Last week saw me travel very briefly to Portland to attend the analyst day at the OpenStack Summit (disclosure – alongside a posse of my analyst colleagues, the OpenStack foundation covered my T&E to attend the event. I’m also in the process of writing a whitepaper supported by the foundation). I spent the day in the analyst session being briefed – both by OpenStack member companies, and end-users of OpenStack. Like other attendees I was surprised by just how much this initiative has grown up – only a handful of years since it’s prescient inception by Rackspace and NASA, it’s hard to argue against the perspective that OpenStack is now a real movement – the few thousand attendees all hyped up in fist-pumping positivity about the potential of OpenStack showed that.

Fist pumping however isn’t enough – the analysts attending the event needed to see some proof that OpenStack was generating excitement beyond the vendor community. The motivation for the vendors to talk it up is obvious – quite simply, every traditional (and cloud for that matter) vendor feels sheer terror at the massive elephant in the room. Amazon Web Services is innovating at an incredibly fast rate and also owns the lion’s share of current cloud adoption. Recently VMware CEO Pat Gelsinger very publicly showed just how worried he is about the threat of AWS when he told partners that a workload lost to the Seattle-based giant is a workload lost forever – this sentient is one that is shared by vendors from across the spectrum – the old faithful’s like HP, IBM and Dell who were caught napping and need to move fast to make up for lost time. But also the public cloud vendors who, despite trying every approach they know, have yet to make real inroads to the hegemony they face in the form of AWS.

So if AWS’ competitors need to have a credible proposition in the face of AWS dominance, what is the value proposition for customers who don’t have the same commercial drivers that technology vendors do? Quite simply, the success stories from the likes of Netflix, Zynga and other adopters of cloud have shown them that the economics, gain in agility and technology benefits that cloud brings do in fact have validity for their particular situation. They may not have an appetite to consume technology in the way that pleases the public cloud fanboys, but fundamentally they want to start using “this cloud thing”.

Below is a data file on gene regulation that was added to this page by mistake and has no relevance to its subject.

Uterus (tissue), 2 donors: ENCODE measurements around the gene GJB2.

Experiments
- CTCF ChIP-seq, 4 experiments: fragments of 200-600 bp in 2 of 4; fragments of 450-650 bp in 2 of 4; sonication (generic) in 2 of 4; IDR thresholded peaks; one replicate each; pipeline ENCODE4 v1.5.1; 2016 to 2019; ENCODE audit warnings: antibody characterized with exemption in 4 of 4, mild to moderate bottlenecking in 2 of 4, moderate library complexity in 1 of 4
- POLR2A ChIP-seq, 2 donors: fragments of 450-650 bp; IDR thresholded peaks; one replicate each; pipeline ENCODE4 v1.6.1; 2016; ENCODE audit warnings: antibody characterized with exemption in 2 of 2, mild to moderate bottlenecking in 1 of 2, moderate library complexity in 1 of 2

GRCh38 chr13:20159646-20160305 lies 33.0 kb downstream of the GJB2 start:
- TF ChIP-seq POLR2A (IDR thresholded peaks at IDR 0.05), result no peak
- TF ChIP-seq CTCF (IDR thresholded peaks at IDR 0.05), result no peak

Indeed this market opportunity – the enterprise customers who wants cloud, but in their own terms – has finally hit home as the direction to head – and the truly horrible to watch, but telling in its message, rap video from the first day of the summit tells it all – enterprise is the future for OpenStack. My assessment is that for vendors other than AWS (and perhaps Google as well), enterprise is their Hail Mary pass.

Of course talking up a focus is one thing, delivering wins in that direction is another. It was interesting that the metrics OpenStack chose to crow about to the analysts were, as my friend Paul Miller points out, somewhat softer ones that customer wins:

The message was one of steady progress (a 26% increase in patches to the code since Q4 of last year), broadening community (a 27% growth in participating companies), and growing interest (a doubling in website traffic)

In OpenStack’s defense there were some interesting case studies (Best Buy, Bloomberg, Comcast, the National Security Agency and one really interesting brand that we’re not permitted to name) but these case studies tended to still be either in lab-trial form, or else were small deployments across limited parts of the customer organization. Indeed much of the hubbub around the ill-advised and ill-timed “announcement” by Mirantis’ Boris Renski that Ebay was moving off VMware and on to OpenStack (an on-again, off-again story that would seem to have been largely fiction beyond Ebay having a bit of a play with OpenStack) was from the analyst community that is just dying to see some real-life production success at scale for OpenStack.

Josh McKenty, the ever debonair CEO of Piston suggested that there were “around” 400 production deployments of OpenStack, plus perhaps 20 times that number of pilots – while that’s positive to see, the community needs far more, far larger and far more public success stories soon. On the morning of my departure from the event I went for a short jog with Luke Tymowski an engineer from one organization using OpenStack in the wild, Canadian academic network provider Cybera. Cybera have an interesting OpenStack history, they’ve built a range of projects on OpenStack – digital sandboxes, a learning management cloud and a space weather modeling platform being some examples. Interestingly enough, a couple of their projects were built on VMware and Eucalyptus backends and both have been rebuilt on top of OpenStack – in the case of Eucalyptus because of core functional lackings, and in the case of VMware unsurprisingly because of cost. It was awesome to have a chat with him about what success they’ve seen using OpenStack but, again, as positive as the story is, it’s not the sort of thing that garners attention in the way that AWS’ alleged $600M CIA cloud does.